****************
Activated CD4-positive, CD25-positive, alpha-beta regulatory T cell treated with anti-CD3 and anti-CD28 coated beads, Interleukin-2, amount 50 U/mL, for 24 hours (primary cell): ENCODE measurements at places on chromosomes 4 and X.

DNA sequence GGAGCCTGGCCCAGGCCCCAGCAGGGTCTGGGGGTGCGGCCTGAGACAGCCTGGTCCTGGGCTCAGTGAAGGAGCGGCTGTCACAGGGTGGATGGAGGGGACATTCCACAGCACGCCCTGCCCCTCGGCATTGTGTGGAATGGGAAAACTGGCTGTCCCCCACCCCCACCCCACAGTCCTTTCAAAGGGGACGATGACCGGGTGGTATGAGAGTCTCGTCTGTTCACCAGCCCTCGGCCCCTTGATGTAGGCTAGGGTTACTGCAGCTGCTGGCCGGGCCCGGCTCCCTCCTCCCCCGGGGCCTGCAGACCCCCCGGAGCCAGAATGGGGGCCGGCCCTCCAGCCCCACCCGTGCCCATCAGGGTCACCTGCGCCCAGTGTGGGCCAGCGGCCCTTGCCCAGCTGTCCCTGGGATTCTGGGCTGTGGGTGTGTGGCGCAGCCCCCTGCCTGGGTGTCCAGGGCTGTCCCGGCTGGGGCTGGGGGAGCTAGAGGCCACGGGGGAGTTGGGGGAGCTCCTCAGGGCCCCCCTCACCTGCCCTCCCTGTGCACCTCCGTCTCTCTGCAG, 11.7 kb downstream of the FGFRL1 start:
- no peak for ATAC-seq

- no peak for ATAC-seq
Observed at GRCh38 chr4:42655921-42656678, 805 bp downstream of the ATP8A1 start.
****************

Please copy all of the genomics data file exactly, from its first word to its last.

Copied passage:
Activated CD4-positive, CD25-positive, alpha-beta regulatory T cell treated with anti-CD3 and anti-CD28 coated beads, Interleukin-2, amount 50 U/mL, for 24 hours (primary cell): ENCODE measurements at places on chromosomes 4 and X.

DNA sequence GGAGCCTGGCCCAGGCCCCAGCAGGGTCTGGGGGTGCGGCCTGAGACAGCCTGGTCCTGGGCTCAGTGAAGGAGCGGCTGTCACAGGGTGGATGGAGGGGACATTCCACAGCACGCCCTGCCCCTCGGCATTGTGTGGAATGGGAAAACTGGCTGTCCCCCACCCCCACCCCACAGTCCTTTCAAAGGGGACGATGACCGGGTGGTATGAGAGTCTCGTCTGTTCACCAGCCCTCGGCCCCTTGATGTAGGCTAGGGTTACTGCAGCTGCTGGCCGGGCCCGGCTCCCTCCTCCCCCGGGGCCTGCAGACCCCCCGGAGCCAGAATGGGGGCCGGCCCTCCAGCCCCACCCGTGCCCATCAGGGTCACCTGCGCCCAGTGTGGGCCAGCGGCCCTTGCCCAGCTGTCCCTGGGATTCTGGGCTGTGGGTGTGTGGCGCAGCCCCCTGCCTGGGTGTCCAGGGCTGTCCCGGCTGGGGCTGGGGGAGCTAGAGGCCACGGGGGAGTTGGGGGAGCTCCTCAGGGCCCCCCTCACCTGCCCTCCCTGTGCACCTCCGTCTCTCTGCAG, 11.7 kb downstream of the FGFRL1 start:
- no peak for ATAC-seq

- no peak for ATAC-seq
Observed at GRCh38 chr4:42655921-42656678, 805 bp downstream of the ATP8A1 start.